Read our new manifesto

Explore our new sections and topics

14 - 18 June

How Home Depot is building consumer love with the help of data

Ken Hein

US editor

Shavonne M Clark

senior manager of marketing

Amazon forced to defend army of 'warehouse ambassadors' after Twitter backlash

Amazon has once again been forced to defend its army of 'fulfilment centre ambassadors' (FC ambassadors) — the warehouse workers it pays to write positively about its working conditions and defend criticism online.

It was first revealed last year that the retail giant was compensating a group of employees in the US to enthusiastically defend the retailer on Twitter following a series of damaging reports about its warehouse working conditions.

Earlier this week, the spotlight was shone on the "bizarre" accounts once more, with Twitter users pointing to the use of "robotic" or "scripted" language as evidence that employees were being "paid to lie".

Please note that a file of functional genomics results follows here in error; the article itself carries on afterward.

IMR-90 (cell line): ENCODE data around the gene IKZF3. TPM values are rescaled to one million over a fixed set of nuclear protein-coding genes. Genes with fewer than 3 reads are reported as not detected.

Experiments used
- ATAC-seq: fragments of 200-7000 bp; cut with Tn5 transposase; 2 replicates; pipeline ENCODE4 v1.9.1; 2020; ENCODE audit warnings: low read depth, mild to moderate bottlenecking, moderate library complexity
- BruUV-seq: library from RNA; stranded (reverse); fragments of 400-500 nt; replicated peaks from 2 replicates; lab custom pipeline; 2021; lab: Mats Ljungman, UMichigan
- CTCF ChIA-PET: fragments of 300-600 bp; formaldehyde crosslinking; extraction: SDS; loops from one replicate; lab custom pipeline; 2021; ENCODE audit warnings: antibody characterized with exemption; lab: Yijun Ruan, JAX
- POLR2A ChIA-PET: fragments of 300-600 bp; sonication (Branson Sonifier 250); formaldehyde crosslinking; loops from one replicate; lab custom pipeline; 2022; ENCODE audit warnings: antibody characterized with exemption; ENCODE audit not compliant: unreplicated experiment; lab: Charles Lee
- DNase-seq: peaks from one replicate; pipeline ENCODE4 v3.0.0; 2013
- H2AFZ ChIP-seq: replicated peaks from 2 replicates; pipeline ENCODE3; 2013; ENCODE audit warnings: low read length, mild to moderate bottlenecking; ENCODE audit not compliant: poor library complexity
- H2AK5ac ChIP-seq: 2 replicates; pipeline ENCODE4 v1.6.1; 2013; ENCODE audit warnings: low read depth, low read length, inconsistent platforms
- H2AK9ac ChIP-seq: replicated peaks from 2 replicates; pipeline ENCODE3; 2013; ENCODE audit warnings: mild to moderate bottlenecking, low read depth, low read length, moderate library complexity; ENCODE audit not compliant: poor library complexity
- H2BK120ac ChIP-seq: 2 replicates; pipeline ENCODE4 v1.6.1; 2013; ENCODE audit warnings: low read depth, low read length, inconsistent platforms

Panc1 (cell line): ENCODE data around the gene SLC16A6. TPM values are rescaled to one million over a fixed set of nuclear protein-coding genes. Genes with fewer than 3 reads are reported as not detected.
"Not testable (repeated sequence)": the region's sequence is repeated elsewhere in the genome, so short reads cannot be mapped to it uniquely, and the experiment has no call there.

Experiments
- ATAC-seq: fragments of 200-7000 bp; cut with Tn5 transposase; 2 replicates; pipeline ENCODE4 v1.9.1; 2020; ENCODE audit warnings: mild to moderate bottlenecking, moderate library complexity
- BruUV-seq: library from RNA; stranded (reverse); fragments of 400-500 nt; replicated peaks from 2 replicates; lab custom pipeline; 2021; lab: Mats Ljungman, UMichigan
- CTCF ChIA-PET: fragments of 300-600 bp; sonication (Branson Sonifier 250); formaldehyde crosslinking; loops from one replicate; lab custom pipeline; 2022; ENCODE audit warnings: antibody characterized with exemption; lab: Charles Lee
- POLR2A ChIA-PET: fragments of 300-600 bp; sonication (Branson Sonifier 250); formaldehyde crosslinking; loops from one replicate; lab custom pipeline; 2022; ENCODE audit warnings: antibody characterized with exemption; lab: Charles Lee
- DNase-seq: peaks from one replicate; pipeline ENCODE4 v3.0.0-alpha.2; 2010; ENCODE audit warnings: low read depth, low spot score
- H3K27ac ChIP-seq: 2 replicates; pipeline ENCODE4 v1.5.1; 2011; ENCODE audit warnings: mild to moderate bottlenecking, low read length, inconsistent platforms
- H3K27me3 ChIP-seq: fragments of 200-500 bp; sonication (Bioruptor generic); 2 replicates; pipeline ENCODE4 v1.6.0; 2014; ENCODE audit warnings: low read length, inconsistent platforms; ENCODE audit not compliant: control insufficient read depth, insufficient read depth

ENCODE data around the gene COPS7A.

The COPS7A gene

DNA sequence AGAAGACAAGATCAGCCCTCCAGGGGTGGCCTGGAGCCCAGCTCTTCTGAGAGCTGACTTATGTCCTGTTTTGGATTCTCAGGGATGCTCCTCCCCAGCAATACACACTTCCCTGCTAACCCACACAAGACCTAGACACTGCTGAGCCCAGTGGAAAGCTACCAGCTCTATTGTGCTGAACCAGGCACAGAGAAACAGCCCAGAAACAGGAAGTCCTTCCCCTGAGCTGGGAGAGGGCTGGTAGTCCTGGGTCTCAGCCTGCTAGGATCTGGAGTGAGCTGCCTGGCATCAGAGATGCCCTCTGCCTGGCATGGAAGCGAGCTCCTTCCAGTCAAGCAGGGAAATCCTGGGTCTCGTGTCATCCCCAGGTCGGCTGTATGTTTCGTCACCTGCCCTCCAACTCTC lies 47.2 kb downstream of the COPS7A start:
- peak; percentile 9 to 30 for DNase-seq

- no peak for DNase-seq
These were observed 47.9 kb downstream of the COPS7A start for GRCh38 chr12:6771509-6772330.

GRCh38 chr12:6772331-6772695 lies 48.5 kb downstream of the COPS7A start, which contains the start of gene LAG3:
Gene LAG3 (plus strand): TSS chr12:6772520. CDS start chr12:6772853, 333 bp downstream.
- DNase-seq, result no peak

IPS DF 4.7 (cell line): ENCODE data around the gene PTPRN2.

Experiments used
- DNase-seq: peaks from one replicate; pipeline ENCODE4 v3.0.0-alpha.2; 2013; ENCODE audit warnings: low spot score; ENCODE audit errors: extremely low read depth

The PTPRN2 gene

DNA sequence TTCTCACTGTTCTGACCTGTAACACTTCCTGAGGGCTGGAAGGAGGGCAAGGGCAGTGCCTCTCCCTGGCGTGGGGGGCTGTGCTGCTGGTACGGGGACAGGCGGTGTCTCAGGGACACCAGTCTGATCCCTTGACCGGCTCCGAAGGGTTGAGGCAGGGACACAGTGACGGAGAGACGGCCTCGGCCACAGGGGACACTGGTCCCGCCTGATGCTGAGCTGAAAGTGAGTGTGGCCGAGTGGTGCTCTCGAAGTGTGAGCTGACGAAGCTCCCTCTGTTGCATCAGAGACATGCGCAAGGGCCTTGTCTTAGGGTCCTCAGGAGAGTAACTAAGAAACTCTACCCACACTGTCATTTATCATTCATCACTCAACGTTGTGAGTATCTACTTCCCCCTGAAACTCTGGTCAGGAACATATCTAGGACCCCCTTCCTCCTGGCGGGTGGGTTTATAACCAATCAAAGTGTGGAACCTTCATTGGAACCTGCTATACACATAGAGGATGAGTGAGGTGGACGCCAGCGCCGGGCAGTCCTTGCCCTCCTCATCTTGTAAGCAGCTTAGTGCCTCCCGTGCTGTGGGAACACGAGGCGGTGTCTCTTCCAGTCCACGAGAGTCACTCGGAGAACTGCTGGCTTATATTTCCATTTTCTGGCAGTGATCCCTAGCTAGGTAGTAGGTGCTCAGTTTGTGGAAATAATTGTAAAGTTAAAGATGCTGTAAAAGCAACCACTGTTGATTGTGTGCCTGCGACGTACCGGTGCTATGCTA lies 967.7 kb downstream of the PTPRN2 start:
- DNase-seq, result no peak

The issue was brought to the fore after user Diana Wild tweeted at an official Amazon news account demanding the company treat staff better.

In return, she received responses from a series of FC ambassadors, who made statements including: "Everything is fine"; "I am not a robot"; and "We're not paid to say that we like our job"

The thread went viral, with people criticising Amazon's "dark PR" and creating parody accounts mocking the scheme.

Some even questioned whether the ambassadors were human, leading Amazon to release a statement.

The e-commerce giant told BBC News its ambassadors were members of staff who post their personal experiences on social media.

A spokesperson said: "Fulfilment centre (FC) ambassadors are employees who work in our FCs and share facts based on their personal experience.

"It's important that we do a good job educating people about the actual environment inside our fulfilment centres, and the FC ambassador programme is a big part of that, along with the FC tours we provide."

Amazon's warehouse conditions have been subject to many negative headlines over the years – including reports staff have been left to suffer after injury

In the UK, an undercover author claimed to have witnessed staff urinate in bottles for fear they would be punished if they took a break.